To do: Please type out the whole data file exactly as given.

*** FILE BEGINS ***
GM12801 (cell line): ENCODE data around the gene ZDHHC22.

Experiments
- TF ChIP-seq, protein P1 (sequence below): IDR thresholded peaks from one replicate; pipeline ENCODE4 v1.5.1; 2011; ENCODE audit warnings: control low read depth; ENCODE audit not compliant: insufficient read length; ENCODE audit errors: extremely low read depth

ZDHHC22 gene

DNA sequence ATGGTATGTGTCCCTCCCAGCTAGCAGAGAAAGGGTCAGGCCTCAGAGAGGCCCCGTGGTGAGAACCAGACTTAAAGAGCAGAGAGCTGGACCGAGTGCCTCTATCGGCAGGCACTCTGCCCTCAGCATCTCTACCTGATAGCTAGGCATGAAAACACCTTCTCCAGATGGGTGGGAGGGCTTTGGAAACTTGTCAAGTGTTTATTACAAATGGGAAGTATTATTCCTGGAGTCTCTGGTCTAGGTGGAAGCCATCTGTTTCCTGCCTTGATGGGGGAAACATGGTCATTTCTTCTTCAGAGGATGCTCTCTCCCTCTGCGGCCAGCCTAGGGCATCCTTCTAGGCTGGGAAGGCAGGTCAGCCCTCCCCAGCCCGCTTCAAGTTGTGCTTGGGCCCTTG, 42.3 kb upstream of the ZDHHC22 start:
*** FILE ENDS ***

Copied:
GM12801 (cell line): ENCODE data around the gene ZDHHC22.

Experiments
- TF ChIP-seq, protein P1 (sequence below): IDR thresholded peaks from one replicate; pipeline ENCODE4 v1.5.1; 2011; ENCODE audit warnings: control low read depth; ENCODE audit not compliant: insufficient read length; ENCODE audit errors: extremely low read depth

ZDHHC22 gene

DNA sequence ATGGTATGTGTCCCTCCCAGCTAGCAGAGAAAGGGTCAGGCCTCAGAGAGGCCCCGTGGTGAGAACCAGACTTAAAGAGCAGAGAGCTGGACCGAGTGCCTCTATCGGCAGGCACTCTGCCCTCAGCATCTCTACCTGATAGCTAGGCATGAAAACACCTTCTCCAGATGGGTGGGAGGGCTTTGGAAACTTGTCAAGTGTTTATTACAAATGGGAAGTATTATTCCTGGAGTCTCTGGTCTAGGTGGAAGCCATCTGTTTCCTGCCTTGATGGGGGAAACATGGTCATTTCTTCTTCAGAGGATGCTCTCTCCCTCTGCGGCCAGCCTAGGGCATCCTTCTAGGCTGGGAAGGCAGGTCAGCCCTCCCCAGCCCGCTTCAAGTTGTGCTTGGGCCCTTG, 42.3 kb upstream of the ZDHHC22 start: